During his last season of Advent, he wrote about how he had begun to think differently about Advent as he paced back and forth in his three-foot cell.  He also began to see the turmoil of the world around him in a new light.

He decried the unbridled pride of his age which he believed was defined by a "false pathos" and "false security" in the belief in humankind's power.  It was an age marked by what he referred to as "spiritual insanity."

Delp and many others eventually resisted the nationalistic fervor of th…

Waiting With A Sense of Promise

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Waiting patiently in expectation is the foundation of the spiritual life. - Simone Weil

I'm not keen on waiting--especially when I'm waiting to buy something in a store in the weeks just before Christmas.  It's the worst kind of torture for someone who struggles with impatience.   

And invariably, the store in question will have twelve cash registers, but only three of them will be staffed.  You know what I'm talking about, don't you?  (I'm looking at you Wal-Mart) . 

My question is simply this:  "Why create all of those cash registers when you build a store if they are destined to remain largely unused?"  

Is it just to mess with us?  To give us the illusion of what could be if they actually staffed up the place?  Maybe it's some sort of elaborate scheme to get us to buy more.  If you buy more stuff, we'll be able to afford my cashiers--come on, help us out.  

I got to thinking about waiting and Advent this week and I re-read some brilliant work t…

Jesus Blessed History's Losers

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Christ came to us as Jesus of Nazareth, wholly human and wholly divine, to show us what it means to be made in God's image. - Madeline L'Engle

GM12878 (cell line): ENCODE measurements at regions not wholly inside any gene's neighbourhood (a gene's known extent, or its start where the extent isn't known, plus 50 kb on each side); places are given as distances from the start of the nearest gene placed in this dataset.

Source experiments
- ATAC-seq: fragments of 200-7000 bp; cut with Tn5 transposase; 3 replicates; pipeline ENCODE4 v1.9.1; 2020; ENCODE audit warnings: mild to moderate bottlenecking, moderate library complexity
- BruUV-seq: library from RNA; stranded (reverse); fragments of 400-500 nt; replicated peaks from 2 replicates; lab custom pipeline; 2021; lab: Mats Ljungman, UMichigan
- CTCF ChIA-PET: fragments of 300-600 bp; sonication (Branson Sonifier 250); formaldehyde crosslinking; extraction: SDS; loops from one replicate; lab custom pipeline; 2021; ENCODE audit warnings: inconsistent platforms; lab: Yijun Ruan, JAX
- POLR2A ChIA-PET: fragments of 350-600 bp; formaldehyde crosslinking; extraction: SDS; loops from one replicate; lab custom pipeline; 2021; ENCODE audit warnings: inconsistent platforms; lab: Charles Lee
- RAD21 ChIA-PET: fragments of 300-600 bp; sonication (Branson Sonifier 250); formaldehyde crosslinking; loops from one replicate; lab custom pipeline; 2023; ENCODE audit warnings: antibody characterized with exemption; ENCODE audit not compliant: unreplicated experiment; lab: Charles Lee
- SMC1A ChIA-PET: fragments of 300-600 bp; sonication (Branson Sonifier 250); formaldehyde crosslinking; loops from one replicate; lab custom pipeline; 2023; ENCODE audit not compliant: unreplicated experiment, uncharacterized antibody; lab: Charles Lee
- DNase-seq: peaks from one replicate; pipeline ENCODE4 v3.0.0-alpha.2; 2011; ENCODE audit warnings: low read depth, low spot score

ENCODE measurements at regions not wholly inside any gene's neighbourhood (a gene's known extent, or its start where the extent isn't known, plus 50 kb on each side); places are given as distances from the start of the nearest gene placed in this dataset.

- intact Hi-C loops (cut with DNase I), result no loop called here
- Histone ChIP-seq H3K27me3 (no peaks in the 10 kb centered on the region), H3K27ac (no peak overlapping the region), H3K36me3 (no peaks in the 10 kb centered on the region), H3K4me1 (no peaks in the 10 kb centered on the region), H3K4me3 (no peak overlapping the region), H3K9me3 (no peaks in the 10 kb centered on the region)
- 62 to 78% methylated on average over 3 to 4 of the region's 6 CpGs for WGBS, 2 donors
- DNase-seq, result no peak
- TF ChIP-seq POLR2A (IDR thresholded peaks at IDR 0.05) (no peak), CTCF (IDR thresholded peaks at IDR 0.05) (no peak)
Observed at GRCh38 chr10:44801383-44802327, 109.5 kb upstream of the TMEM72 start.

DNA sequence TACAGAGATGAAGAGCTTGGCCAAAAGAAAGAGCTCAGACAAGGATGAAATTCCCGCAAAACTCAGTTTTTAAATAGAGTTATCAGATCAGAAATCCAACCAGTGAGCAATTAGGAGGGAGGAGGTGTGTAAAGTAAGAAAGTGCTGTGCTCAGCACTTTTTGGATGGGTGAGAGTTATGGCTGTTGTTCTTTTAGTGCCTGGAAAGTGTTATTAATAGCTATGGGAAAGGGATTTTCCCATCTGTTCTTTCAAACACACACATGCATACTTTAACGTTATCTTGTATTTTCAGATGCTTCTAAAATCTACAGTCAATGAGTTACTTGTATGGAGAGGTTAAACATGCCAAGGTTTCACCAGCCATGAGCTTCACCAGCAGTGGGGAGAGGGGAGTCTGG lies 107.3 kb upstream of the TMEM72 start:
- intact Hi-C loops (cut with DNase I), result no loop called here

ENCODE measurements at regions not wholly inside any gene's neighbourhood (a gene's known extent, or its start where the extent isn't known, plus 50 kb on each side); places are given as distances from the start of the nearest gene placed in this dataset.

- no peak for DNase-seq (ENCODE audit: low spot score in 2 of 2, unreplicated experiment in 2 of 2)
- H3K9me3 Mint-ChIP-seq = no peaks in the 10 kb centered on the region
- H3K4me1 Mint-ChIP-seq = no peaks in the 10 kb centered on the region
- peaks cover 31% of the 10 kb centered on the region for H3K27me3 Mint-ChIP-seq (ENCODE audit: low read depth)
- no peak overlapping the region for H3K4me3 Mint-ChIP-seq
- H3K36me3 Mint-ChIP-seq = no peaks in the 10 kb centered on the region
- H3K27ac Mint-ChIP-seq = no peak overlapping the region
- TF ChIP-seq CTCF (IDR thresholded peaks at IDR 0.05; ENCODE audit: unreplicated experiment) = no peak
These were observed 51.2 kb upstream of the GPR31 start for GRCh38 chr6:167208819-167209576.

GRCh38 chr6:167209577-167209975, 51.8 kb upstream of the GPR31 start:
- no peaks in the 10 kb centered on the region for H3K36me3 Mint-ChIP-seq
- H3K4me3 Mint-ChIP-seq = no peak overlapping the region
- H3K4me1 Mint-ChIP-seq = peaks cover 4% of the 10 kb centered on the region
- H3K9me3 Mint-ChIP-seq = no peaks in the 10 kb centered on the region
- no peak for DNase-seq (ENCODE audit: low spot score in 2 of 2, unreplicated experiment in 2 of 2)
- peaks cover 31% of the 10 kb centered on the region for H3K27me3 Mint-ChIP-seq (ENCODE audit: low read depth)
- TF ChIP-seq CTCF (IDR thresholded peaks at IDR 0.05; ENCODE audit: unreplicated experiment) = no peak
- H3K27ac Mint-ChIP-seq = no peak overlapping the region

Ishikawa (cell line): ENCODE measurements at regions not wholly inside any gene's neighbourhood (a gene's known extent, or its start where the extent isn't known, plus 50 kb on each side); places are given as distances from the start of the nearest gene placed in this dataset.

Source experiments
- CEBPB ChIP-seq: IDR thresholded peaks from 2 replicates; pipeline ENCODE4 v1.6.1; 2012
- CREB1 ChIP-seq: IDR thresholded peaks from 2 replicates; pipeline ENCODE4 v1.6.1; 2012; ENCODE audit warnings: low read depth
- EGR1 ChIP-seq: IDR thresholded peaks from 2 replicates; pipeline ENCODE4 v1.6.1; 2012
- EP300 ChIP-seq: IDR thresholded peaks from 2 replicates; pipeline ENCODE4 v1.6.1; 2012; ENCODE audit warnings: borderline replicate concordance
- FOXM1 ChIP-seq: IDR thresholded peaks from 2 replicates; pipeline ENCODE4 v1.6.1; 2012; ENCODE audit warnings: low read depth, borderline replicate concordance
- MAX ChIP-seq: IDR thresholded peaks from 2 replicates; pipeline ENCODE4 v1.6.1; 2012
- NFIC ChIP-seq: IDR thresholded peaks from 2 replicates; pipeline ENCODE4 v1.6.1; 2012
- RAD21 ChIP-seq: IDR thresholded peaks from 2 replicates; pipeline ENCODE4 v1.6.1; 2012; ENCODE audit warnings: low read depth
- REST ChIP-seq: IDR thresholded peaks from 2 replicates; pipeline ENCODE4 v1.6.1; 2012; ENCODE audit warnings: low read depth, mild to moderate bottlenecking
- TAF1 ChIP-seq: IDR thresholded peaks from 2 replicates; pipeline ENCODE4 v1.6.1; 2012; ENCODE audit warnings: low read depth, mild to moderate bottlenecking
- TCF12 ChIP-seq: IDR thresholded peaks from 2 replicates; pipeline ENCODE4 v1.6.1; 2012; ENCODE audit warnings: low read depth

If we're being honest, there's something unsettling about Advent--about the idea that God would come crashing into our reality as one of us. 

And what's even more unsettling is how God accomplished this.  

There was no Grecian dramatic and violent birth story here--the eternal Word of God did not spring fully armored from God's forehead.  Nor was the Christ-child born into a royal family, surrounded by guards, protected and highly honored.      

Instead, God chose to enter into history as a tiny baby born to refugees--born without earthly protection, status or favor.  And while we have romanticized this story and sanitized it for easy consumption, the truth of Advent is unsettling and amazing news. 

The eternal Word of God identified with the least of these.  The Christ came to all of us, no matter who we are.  The Savior cam…

Tell That Good News Y'all!

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And do this, understanding the present time.  The hour has already come for you to wake up from your slumber because our salvation is nearer now than we first believed.  The night is nearly over; the day is almost here.  - Romans 3:11-12

What do you do when you have some good news to tell? 

Do you stuff it way down into your gut and leave it there?  Do you resist the urge to tell people your good news no matter who they might be, nor how excited it might make them? 

If you are like me, the first thing you do when you have some good news---the kind of news that is firing you up inside and burning a hole through you to get out---is to find that person you know who will celebrate with you the hardest and you tell them. 

And not only do you tell them, you tell them dramatically... you draw the story out a bit, and create some suspense.  You punch the final revelation of your good news with an exclamation point, highlighted with some over-the-top gestures and maybe a bit of jumping up and down…